Sedgwick: None of these! I think he must have had some sympathy for the Mutazili, but he knew that they were different people from a very different age. The problems of his age were not theirs. Intellectually, he was certainly interested in some ideas of the Shia and the Sufis, but I don't think he ever identified with them, at least not after his youth, when he certainly considered himself a Sufi for a while. After that, I can't imagine him wanting to go to Tanta for the mawlid, or to Karbala! That thing was not his style at all. In the end, he was more of a regular Egyptian Sunni than anything else. Though he was never just a regular anything.

Al-Masry: What is the thing you feel is still hidden about Abduh's life?

Sedgwick: One day, somebody will find and go through his private papers. They must still exist somewhere. Then we will discover all sorts of things—and I’ll see whether my reading of him is right or not. What I would really love to know is what his personal spiritual life really was—how he felt about God and the Prophet and so on. We may never know that, though. Someone in the sort of positions he occupied is not free to reveal his private thoughts. And anyhow, how much do we know about the personal spiritual life of some people we know quite well?

Al-Masry: Tell us about you–your education, your current job, your interests, your hobbies, and your family.

Sedgwick: My education was first at Oxford, and then at Bergen, in Norway—already some variety, though not as much as Abduh, combining the Azhar (a sort of Oxford in terms of antiquity) with the University of Geneva! Nowadays I’m teaching Arab and Islamic Studies in Denmark. With all that’s going on in Europe at present in terms of public reactions to Islam, it’s most interesting to be here, if sometimes rather worrying. Fortunately, the students who I teach are different—they are interested and want to learn, as otherwise they would not have signed up for these studies in the first place. But sometimes when I am reading the newspapers here or listening to the news, I can hardly believe it. Hobbies and family? Yesterday I was clipping bushes in the garden with my young daughters… Pretty different from Egypt. But we all miss Egypt. When my youngest daughter experiences something she really likes, she says, “It’s just like Egypt!” Even if it isn’t.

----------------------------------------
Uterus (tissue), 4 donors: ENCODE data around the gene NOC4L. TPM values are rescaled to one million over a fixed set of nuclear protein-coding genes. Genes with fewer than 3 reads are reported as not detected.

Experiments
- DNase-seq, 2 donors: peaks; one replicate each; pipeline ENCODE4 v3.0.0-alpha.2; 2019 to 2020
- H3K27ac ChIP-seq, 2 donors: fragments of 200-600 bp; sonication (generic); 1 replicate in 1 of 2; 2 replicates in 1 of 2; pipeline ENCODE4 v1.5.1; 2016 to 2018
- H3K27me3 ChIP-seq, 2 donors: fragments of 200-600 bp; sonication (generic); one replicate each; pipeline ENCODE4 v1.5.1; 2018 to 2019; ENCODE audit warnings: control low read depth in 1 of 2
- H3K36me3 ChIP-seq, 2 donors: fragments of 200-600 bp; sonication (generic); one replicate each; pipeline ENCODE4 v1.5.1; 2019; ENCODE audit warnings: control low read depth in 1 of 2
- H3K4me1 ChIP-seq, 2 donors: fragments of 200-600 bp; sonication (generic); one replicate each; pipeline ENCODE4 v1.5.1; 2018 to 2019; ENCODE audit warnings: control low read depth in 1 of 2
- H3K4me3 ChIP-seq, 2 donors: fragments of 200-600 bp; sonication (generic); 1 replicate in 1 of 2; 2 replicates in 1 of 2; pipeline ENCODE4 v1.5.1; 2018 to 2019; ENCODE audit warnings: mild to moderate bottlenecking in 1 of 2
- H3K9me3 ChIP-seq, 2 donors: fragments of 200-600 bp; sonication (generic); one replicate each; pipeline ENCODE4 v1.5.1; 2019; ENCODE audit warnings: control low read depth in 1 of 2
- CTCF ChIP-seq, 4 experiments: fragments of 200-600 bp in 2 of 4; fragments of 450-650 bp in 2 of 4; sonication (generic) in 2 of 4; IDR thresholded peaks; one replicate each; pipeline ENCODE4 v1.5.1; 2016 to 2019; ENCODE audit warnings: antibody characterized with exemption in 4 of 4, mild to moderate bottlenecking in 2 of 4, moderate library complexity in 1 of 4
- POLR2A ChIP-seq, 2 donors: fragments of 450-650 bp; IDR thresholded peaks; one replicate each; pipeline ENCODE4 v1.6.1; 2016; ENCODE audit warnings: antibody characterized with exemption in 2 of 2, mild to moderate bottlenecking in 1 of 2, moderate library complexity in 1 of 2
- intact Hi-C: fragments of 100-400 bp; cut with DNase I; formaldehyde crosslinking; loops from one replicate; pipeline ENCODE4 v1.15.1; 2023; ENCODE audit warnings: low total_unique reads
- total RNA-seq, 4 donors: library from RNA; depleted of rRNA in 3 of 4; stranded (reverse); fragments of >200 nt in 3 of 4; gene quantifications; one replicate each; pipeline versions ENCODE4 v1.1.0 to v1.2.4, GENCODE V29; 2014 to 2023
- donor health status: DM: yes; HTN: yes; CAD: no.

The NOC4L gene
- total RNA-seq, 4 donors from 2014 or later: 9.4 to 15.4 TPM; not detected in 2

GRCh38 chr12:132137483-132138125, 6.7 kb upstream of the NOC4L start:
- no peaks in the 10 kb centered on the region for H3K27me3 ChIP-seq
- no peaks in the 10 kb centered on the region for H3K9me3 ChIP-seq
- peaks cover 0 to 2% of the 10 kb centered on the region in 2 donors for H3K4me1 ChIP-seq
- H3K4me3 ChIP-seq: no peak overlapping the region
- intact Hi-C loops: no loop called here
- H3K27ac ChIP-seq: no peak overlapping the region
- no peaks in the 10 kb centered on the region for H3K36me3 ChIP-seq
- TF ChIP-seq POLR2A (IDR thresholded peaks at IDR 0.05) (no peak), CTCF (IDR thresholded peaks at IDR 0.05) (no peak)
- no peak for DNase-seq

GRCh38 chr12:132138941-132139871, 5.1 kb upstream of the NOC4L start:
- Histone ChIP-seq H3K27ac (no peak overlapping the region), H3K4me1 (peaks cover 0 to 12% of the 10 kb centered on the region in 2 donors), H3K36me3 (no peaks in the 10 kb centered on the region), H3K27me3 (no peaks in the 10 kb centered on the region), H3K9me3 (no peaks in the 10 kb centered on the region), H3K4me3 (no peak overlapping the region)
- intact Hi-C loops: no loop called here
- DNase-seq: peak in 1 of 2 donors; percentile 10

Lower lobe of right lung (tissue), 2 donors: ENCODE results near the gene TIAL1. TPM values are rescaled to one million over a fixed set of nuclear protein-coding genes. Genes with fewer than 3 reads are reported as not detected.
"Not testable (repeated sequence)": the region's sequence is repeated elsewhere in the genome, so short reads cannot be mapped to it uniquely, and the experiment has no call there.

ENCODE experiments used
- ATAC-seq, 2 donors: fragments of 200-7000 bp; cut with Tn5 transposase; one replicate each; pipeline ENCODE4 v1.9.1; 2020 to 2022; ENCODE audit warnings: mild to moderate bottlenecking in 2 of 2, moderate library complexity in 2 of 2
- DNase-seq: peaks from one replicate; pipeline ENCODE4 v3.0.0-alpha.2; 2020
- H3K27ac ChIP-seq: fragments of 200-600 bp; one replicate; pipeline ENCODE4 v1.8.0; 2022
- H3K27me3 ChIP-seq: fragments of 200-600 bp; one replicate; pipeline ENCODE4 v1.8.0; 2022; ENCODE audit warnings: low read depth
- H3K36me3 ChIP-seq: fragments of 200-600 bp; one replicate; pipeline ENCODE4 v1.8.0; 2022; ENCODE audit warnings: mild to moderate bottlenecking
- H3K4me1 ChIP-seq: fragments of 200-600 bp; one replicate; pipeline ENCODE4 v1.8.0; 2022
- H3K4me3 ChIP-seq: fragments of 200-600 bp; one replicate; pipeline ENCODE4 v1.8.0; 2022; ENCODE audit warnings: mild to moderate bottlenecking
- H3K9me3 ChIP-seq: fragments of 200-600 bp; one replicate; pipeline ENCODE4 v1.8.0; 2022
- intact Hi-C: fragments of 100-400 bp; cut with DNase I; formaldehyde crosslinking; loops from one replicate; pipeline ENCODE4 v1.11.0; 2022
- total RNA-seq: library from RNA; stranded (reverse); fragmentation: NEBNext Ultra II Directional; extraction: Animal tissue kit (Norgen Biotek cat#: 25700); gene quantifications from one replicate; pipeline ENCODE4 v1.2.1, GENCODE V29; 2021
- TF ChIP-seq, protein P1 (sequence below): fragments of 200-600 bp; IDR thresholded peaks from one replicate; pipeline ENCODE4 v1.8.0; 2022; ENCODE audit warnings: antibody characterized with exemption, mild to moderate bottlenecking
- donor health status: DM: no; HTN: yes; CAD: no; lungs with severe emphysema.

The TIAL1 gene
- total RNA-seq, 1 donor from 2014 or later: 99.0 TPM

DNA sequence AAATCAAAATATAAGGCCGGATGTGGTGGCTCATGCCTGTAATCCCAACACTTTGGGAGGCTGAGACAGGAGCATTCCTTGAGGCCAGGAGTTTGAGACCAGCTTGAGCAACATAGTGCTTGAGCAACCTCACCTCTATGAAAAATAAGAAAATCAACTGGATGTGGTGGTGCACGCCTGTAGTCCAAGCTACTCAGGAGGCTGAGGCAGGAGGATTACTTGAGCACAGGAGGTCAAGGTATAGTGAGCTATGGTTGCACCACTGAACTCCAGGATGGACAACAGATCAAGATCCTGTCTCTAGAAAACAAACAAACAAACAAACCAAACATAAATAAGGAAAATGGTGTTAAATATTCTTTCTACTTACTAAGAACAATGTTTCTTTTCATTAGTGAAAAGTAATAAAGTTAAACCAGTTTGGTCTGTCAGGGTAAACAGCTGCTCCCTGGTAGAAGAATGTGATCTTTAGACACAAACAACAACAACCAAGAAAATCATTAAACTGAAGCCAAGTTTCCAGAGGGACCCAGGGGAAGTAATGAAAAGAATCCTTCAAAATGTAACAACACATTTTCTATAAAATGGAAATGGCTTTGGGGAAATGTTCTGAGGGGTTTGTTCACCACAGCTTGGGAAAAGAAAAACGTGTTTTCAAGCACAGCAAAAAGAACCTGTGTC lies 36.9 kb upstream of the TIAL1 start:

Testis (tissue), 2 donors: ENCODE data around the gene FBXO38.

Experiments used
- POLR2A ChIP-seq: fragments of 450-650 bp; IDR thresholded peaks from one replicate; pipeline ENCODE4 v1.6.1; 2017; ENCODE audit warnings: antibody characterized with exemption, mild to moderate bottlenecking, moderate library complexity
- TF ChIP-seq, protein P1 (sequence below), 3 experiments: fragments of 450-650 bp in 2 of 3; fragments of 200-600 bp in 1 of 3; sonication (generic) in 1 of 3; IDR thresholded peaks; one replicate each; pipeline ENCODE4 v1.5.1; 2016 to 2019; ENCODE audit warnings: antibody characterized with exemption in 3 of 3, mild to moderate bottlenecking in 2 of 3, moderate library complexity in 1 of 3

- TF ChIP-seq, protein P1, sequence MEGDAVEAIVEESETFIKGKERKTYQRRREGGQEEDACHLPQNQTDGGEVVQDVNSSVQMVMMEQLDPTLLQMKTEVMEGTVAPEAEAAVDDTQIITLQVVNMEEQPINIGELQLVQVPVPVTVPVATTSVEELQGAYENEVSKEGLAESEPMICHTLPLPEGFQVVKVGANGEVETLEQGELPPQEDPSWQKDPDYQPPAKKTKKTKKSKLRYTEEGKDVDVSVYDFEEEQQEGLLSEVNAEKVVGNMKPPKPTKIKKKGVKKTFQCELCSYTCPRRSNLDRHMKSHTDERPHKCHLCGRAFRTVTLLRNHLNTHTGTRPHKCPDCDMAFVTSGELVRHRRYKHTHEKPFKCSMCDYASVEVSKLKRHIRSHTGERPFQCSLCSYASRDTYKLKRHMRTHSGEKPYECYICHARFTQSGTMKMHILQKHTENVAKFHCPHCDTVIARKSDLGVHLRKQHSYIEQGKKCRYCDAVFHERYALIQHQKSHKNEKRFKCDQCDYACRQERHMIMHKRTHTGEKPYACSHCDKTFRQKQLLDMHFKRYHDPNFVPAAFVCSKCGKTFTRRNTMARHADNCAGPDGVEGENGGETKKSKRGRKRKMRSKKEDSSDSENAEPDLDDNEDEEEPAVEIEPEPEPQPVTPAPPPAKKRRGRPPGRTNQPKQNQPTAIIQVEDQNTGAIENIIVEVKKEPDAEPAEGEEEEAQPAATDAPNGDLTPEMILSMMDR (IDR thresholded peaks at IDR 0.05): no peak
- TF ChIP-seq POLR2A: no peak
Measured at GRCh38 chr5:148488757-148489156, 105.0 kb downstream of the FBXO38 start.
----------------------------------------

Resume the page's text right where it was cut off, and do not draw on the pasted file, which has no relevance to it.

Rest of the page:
Al-Masry: Tell us about your experience lecturing Egyptian students at AUC.

Sedgwick: Teaching Arab history to Egyptians was a fascinating experience. It was a sort of exchange. I taught them the history, and they taught me what it meant. Of course, some students were only sitting there because they had to, but some were really interested—interested in finding out how Egypt and the Arab world arrived at the positions they are in today. I know some people have an image of AUC students and their interests that is not very flattering, and in some cases there may be some truth in that image. But there are also students who are really bright, really dedicated, and really care about their country. To help students like that explore one aspect of the world around them was immensely rewarding.

Al-Masry: How do you think the Egyptians have changed since the era of Abduh?

Sedgwick: In some ways a lot, and in some ways not at all. Abduh lived in a Cairo where a tiny number of people, who all knew each other, made up the intellectual and religious and political worlds. Cairo has grown a lot since then–but actually, people in each world still do all know each other, even if the gaps between the different worlds have perhaps grown. Abduh's Cairo was more adventurous and open at the official level than today's, but in some ways today's Cairo is still quite adventurous, and sometimes even open, though not so much at the official level. One difference is the pace of change–so much changed in Abduh's lifetime. From Muhammad Ali to the motor car, via Ahmad Orabi and the British! Imagine! Certainly, things have changed a bit since Gamal Abdel Nasser's time, but not so much… And that has an impact. There’s a feeling nowadays that it is impossible to change things. I don’t think that’s how Muhammad Abduh and his friends felt.